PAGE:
Burn Safety

Every day, 435 children ages 0 to 19 are treated in emergency rooms for burn-related injuries and two children die as a result of being burned. Burn safety is a foreign concept to most young children. In fact, one of the most difficult lessons young children learn is that some things — such as stoves, radiators and flickering flames — can be painfully hot. If children play with matches or lighters, the threat can extend to the entire family.

Join HIPRC on February 5-11, 2023 as we share awareness around Scald Burn Prevention.

Did you know 47% of all home fires are caused by cooking? Hot Liquids Burn Like Fire!

Preventing a burn injury is always better than the pain and trauma of medical treatment afterward >> follow these burn safety precautions to prevent injuries and dangerous situations:

  • When bathing a child, be sure to run your hand through the water to ensure there are no hot spots that could cause injury.
  • Never hold a child while drinking hot liquids to avoid an accidental spill.
  • Avoid a dangerous balancing act. Never hold a child while carrying hot foods.
  • Keep your child safe. Never hold a child while cooking to avoid a scald injury.
  • Establish a “kid-free zone” of at least three feet (1 meter) around the stove and areas where hot food or drinks are prepared or carried.
  • Warning: Handle with Care! Microwaved food can be hot enough to cause a burn. Always open lids away from your body.
  • When taking food out of the oven, always wear oven mitts to prevent scald injury.
  • Use a tight-fitting lid with travel mugs to prevent a burn if the cup tips over.


  • The best time to cook is when you are wide awake, and not drowsy from medications or alcohol.
  • Always wipe clean the stove, oven, exhaust fan to prevent grease buildup.
  • Wear short or close-fitting sleeves when cooking.
  • Keep a pan lid and dry potholders or oven mitts near you EVERY time you cook.
  • Turn pot or pan handles toward the back of the stove.
  • When heating food in the microwave, use microwave safe cookware that allows steam to escape.
  • Allow food to rest before removing from the microwave.
  • When frying, use a pan lid or splash guard to prevent grease splatter.
  • Stay in the kitchen while you are frying, grilling, or broiling food. If you leave, turn off the stove.
  • If you are simmering, baking, roasting, or boiling food, check it regularly. Remain in the home while food is cooking, and use a timer to remind you to check on your cooking.
  • After cooking, check the kitchen to make sure all burners and other appliances are turned off.

If your food does catch on fire…

  1. Cover the pan with its lid. A cookie sheet works too. Leave covered until the pan is cool. NEVER move the pot or carry it outside – the pot is too hot to handle, and the contents may splash, causing a severe burn.
  2. Turn the heat off. With the lid on and the heat off, the fire should quickly put itself out. NEVER use water to put out a kitchen fire. Water will cause the oil to splatter and spread the fire, or scald you as it vaporizes.
  3. If the fire is inside the oven or microwave, keep the door shut and turn it off. Keep closed until the oven is cool.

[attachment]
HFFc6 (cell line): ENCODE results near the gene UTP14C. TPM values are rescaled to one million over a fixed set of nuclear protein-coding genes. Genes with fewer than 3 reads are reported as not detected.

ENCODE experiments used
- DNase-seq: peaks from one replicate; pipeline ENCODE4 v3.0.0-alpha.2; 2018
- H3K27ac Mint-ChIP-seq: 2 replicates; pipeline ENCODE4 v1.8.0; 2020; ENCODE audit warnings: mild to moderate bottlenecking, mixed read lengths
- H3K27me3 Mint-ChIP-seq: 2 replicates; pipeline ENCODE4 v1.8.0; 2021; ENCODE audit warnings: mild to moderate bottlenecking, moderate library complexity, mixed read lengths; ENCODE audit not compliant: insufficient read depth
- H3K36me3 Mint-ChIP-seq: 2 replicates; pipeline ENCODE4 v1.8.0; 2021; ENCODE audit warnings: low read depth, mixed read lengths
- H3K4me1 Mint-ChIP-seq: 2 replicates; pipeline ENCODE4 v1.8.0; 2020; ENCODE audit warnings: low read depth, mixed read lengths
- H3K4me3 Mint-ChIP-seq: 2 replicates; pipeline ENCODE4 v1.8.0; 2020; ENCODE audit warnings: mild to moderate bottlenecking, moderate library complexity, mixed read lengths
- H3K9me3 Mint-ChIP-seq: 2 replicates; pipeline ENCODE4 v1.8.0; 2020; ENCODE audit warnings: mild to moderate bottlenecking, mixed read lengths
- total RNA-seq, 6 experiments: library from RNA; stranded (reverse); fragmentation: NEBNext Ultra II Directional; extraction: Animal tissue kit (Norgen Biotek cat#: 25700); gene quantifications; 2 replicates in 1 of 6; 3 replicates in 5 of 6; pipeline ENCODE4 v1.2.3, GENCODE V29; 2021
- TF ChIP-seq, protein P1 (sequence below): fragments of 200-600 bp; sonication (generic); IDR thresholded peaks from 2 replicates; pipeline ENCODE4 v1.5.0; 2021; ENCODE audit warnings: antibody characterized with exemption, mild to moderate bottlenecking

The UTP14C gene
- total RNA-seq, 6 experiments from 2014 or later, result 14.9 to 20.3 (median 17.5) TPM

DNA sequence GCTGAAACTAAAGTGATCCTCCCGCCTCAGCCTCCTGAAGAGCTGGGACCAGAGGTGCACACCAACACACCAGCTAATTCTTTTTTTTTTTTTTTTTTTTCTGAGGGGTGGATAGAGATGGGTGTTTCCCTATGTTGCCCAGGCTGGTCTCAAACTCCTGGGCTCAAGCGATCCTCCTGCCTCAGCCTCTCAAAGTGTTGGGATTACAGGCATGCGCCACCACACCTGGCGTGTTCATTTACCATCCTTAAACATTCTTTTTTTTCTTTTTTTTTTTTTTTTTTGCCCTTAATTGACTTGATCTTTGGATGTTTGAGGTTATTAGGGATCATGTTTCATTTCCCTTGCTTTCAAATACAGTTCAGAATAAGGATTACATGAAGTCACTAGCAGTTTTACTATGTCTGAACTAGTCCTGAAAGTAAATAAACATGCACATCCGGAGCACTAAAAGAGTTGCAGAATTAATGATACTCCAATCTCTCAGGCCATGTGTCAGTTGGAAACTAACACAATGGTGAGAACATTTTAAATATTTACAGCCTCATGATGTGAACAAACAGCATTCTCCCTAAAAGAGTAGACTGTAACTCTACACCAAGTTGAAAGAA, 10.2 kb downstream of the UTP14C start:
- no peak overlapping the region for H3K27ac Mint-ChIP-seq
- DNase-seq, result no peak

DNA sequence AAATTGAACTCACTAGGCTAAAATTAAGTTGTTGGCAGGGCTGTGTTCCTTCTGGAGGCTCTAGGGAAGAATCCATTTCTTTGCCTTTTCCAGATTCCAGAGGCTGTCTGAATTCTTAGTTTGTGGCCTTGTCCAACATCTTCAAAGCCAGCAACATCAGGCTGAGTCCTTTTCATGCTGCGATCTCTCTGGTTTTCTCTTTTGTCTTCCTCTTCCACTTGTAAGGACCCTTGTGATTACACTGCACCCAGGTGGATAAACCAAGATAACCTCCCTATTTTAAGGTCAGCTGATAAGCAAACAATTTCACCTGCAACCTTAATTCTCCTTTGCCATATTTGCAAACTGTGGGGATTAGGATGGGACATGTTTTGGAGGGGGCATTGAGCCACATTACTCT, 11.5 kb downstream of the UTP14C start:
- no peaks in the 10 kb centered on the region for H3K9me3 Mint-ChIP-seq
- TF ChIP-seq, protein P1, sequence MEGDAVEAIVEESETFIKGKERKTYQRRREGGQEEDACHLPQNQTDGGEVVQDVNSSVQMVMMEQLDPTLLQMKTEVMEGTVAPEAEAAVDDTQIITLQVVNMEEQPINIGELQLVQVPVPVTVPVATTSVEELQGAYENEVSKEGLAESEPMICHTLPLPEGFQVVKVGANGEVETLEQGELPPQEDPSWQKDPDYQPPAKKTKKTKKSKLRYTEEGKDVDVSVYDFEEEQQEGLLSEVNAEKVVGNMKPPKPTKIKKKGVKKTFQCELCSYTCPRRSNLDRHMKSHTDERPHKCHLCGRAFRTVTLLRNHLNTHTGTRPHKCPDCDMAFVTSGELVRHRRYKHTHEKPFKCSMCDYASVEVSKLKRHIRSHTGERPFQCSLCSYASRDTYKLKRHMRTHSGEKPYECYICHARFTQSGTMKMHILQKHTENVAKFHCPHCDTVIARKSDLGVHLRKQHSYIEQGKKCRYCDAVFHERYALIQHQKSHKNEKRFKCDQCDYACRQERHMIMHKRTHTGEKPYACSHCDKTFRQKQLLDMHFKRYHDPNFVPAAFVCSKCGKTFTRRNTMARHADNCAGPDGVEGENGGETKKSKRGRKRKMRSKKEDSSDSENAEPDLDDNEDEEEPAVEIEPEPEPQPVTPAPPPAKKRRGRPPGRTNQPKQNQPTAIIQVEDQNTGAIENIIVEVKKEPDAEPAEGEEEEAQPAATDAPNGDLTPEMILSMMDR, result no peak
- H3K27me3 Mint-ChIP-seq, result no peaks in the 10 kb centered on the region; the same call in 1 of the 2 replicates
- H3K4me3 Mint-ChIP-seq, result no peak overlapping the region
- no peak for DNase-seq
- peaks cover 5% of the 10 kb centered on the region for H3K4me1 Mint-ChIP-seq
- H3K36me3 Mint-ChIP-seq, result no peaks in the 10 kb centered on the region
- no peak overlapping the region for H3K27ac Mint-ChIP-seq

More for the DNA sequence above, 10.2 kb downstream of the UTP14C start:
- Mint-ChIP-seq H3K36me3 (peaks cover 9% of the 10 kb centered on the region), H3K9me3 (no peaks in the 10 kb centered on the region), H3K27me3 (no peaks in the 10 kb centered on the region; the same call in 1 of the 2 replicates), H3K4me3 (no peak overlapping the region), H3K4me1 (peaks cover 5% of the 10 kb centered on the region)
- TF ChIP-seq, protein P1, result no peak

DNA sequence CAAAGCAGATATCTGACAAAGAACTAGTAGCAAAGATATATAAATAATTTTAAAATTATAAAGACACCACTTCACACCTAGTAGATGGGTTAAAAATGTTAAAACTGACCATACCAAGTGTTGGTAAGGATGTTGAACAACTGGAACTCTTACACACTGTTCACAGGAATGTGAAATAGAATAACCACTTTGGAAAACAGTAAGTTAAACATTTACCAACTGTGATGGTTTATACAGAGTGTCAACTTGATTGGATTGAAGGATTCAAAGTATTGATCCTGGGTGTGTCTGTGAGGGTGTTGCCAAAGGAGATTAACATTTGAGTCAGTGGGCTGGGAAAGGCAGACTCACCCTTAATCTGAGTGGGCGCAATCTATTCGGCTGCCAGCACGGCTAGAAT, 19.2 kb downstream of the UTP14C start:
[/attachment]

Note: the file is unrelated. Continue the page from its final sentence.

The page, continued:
4. If the fire gets out of control- get out, stay out and call 9-1-1. Don’t return inside for any reason.

Source: American Burn Association 

Take precautions at home

Burn Safety at Home
Courtesy: Adobe Stock. Contributor: Michaela.

Many ordinary things in a home — including bath water, food and electrical outlets — can cause childhood burns.

To prevent burns at home:

  • Reduce water temperature. Set the thermostat on your hot water heater to below 120 F (48.9 C). Aim for bath water around 100 F (38 C). Check the temperature of bath water with your hand before putting your child in the bath.
  • Avoid hot spills. Don’t cook, drink, or carry hot beverages or foods while holding a child. Keep hot foods and liquids away from table and counter edges. Don’t use tablecloths or place mats, which young children can pull down. Turn the handles of your pots and pans toward the rear of the stove and use back burners when possible. Don’t leave the stove unattended when you’re cooking.
  • Establish ‘no’ zones. Block access to the stove, fireplace, space heaters and radiators. Don’t leave a child unattended in a room when these items are in use.
  • Keep hot devices out of reach. Store items designed to get hot, such as clothes irons or curling irons, unplugged and out of reach.
  • Test food temperature before feeding young children. Be careful with food or liquids warmed in a microwave, which might heat foods unevenly. Never warm a baby’s bottle in the microwave.
  • Choose a cool-mist vaporizer. They prevent steam burns.
  • Address outlets and electrical cords. Cover unused electrical outlets with safety caps. Keep electrical cords and wires out of the way so that children don’t pull on or chew on them. Replace frayed, broken or worn electrical cords.
  • Choose fire-resistant fabrics. Check labels to make sure mattresses and pajamas meet federal flammability standards.

To prevent burns from scalding water:

Check water heater temperature. Set your water heater’s thermostat to 120 degrees Fahrenheit or lower. Infants who aren’t walking yet can’t get out of water that may be too hot, and maintaining a constant thermostat setting can help control the water temperature throughout your home—preventing it from getting too high.